And reading the above makes me think about how you rely on the philosophical antithesis of the train of thought which goes “oh, yeah. I liked artist X until they became popular!” That weird selfishness where we want to hold onto our feeling of uniqueness rather than sharing the things we love and building communities based on commonalities.

    Is it because we are afraid of being rejected? Is it because we like feeling superior by knowing things others do not? Is it because we just do not know where to begin?

    I would guess that different people have different reasons and that there is no singular simple answer.

    But what I do know is this. I really like the idea of Done With Each Other (DWEO) or Done With Help (DWH) but your mileage may vary.

    Anyway, I hope that Europe will treat you well. Sing well. Make beautiful art. Be the amazing person that you are. And please come back in one piece. Your North American friends will miss you while you are gone.

  3. I’m very excited for you Marian :-) Can’t wait to hear about the European adventure!

  4. Do It Through Community. Pronounced “ditsy”.

  5. So excited for you. I hope you find some time to soak up the majesty of the places you’ll go:). Mazel and good luck, M. Love, BigFoot

  6. The payoff between the freedom of expression and the dependence on the money from the fans is a tricky one to navigate for sure. I think somehow you’ll manage though as the fanbase seems to be supportive and enthusiastic for you. I doubt there would be the European tour were this not the case. I for one cannot wait til you are over here. I promise not to be demanding of you.

  7. You bring extra dessert to the potluck of my life.

    DIG IT=Doing It Generates Impassioned (or Invaluable?) Togetherness

    The new DIGITal music revolution. (I started with Do It, Get It Together, and then overcomplicated things. Maybe with a comma after the second It and a G-word for share or enjoy it would work. Sheesh, I have a whole way-out-of-date website of these things and now I can’t even get one right.)

  8. That is so beautifully put.

    Interdependence not independence. A barn-raising.

    Of all the metaphors America has rained on the world, the barn-raising is perhaps the purest. It’s the one that for the rest of us best captures the democratic spirit that created your nation. That’s the one to carry in your heart to Europe :-)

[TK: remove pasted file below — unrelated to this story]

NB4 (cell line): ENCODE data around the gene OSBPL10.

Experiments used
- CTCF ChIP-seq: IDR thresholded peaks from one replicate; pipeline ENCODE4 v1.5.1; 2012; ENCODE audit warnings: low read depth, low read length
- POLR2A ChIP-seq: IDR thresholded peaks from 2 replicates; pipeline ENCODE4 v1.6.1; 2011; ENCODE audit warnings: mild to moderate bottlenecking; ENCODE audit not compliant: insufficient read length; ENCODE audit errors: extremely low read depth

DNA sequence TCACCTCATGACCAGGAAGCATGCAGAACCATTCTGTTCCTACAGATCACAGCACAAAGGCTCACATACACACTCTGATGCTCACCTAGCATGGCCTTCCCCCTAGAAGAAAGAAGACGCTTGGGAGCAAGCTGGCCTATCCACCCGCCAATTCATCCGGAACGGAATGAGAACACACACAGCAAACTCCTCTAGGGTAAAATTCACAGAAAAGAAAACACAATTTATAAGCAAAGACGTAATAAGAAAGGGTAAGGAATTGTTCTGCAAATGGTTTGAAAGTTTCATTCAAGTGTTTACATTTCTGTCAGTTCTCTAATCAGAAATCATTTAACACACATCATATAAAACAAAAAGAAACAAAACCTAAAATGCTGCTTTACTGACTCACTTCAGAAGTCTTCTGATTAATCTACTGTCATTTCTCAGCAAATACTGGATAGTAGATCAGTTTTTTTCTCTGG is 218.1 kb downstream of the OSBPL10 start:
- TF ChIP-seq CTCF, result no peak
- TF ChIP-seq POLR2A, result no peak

As you know I’m writing an academic paper on your model of engagement, and how it affects the music you make. As we’ve chatted about on Twitter, the best metaphor for what you are doing might be the mediaeval Troubarour tradition. It struck me that your whole ethic is predicated on honour – people honour their committments to turn up to your concerts, pay what they can afford for your songs, honour the obligations they make to organise, minion, bake :-) and in return you honour your committment to make music with them. It’s not a commodity-exchange transaction, it’s an honour code.

    So extending the medieval metaphor a bit, I’m calling my paper “A digital trobairitz: musical chivalry in the cyberspace age”. Trying to capture (in pompous academic language, naturally) the spirit you captured so elegantly in your post.

    [I'm also trying to argue that your music sounds so good partly because of the nature of this interdpendence. Something to do with authenticity. This part's trickier to argue - I have to write it yet. But would "Good Morning Moon" sound quite so joyful if it weren't your supporters' actual voices in the chorus? I think not. But hard to prove! Won't stop me trying :-) ]

  9. I have such enormous admiration for your musical talent, your business sense, and your dedication to engaging and serving your fans. Today I submitted your Kickstarter as a Quest to The Art of Non-Conformity http://chrisguillebeau.com/3×5/in-search-of-stories/?awt_l=FxxMx&awt_m=JtAbrL7yrsnt7W because your European Adventure Quest is exactly the sort of quest he’s looking to feature.


  10. Stop what you’re doing and laugh for a while
    At all of your foolish ambition
    Deluded and fragile and brave, like a child
    Who still thinks life comes with a mission
    Drop your sword and your flag, get your sponge and your rag
    Let the mirror remind you, let your fairy-tale dreams melt away
    For at least one hour every day
    … (Rx: Stop What You’re Doing)

    Take care, I’ll see you on thursday